Formaldehyde release in e-cigarette vapor

The New York Times story explained in detail


Dr Farsalinos

A study to be published in Nicotine and Tobacco Research was featured in the New York Times and has generated a lot of interest. The article mentioned that e-cigarette vapor can be the source of carcinogens, depending on the heating process.

The article is true and expected. We know that thermal degradation can lead to the release of toxic chemicals. And we know that formaldehyde, acetaldehyde and acrolein have been found in vapor. There is nothing new to it. However, this study found that levels may approach those present in tobacco cigarettes. Of course there some inaccuracies in the NYT article, such as that nicotine gets overheated (which means nothing).

Herein, I present with more detail the results of this study. Researchers used an EGO Twist battery (variable voltage) and a top-coil clearomizer (with unknown resistance, thus unknown wattage delivery). At 3.2 and 4.0 volts, formaldehyde levels were 13-807 times lower compared to tobacco cigarettes!! At 4.8 volts, formaldehyde levels were increased by up to 200 times, and reached to levels similar to tobacco cigarettes.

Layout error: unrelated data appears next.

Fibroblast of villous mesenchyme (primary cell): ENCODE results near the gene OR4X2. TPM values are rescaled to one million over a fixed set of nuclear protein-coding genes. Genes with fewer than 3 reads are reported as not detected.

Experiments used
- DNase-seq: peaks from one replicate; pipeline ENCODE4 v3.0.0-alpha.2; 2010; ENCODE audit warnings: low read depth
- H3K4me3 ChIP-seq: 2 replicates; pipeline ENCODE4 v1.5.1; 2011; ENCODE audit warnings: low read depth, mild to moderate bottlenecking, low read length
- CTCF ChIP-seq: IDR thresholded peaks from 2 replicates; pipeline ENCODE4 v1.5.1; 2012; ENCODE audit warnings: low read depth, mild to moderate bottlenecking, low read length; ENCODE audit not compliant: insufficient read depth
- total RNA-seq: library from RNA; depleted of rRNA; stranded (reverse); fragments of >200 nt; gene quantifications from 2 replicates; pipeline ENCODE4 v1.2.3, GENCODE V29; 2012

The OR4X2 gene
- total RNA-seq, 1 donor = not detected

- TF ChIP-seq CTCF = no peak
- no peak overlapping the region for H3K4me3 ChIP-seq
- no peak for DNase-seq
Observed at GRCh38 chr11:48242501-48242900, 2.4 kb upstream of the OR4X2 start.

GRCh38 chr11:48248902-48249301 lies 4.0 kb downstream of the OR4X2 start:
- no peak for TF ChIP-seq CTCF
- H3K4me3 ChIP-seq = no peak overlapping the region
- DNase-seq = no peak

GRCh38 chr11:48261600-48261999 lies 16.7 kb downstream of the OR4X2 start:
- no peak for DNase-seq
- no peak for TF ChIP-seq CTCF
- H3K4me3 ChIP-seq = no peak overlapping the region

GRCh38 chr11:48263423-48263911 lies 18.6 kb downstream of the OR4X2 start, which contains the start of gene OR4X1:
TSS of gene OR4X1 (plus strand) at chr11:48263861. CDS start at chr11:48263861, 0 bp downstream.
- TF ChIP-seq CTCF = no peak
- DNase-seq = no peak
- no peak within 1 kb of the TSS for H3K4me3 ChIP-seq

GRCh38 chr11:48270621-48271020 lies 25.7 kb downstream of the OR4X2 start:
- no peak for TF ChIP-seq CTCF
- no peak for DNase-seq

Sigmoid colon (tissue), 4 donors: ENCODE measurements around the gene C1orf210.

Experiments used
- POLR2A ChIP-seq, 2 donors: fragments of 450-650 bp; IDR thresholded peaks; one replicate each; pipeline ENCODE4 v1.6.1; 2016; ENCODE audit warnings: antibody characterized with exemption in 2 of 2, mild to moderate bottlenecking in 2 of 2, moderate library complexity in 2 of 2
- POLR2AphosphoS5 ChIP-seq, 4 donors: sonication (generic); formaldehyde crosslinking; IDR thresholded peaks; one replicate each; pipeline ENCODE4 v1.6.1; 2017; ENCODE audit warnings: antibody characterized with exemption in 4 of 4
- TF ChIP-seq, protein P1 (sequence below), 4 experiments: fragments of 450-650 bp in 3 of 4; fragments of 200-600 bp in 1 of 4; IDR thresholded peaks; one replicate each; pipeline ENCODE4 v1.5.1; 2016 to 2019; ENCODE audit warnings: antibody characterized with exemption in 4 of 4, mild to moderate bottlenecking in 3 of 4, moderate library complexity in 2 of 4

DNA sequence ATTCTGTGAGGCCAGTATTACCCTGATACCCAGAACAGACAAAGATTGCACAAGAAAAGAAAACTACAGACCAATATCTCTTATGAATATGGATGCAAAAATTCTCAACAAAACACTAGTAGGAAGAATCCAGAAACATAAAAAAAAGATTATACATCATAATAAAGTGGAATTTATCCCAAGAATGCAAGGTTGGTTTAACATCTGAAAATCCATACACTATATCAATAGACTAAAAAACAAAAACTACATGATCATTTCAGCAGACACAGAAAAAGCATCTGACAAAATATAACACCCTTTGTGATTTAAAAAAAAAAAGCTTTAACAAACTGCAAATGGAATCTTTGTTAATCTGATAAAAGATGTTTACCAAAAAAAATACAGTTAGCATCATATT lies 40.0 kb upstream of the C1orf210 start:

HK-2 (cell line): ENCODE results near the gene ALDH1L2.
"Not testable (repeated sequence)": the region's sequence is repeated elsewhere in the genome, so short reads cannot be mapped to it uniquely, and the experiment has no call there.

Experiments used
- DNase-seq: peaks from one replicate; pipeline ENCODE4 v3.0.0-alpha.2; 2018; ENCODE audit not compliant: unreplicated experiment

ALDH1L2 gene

The main criticism to this study is that in my opinion it is highly unlikely that a top-coil atomizer like the one used in this study would be used at 4.8 volts. At a resistance of 2.2 Ohms that would represent 10.4 watts of energy delivery to the atomizer. I tried 10 watts with an EVIC battery in a Vivi Nova top-coil atomizer (for a clinical study i perfomed few months ago), and many vapers were unable to use it due to the dry puff phenomenon. Unfortunately, the researchers did not measure and could not provide any information about the resistance of the atomizers, thus it is unknown how much energy was delivered to the atomizer. In my opinion, this is crucial. Moreover, it is very important to examine new-generation (rebuildable or bottom coil) atomizers at similar conditions, since it is more likely for vapers to use such advanced atomizers for high-wattage vaping. I am certain that, due to better liquid resupply to the resistance and wick, the results will be much more favorable.

Another important point is that, although formaldehyde levels can be similar to tobacco, several other toxic chemicals are completely absent from e-cigarette vapor. For example, acrolein was completely absent although they used liquids with glycerol as the main ingredient. In fact, glycerin-based liquids had much lower formaldehyde levels in vapor compared to PG or PG/VG liquids, suggesting that they are much safer to use. As a general remark, finding few chemicals at similar levels does not mean that the risk is equivalent to tobacco cigarettes. Of course, all this information was not presented in the NYT article.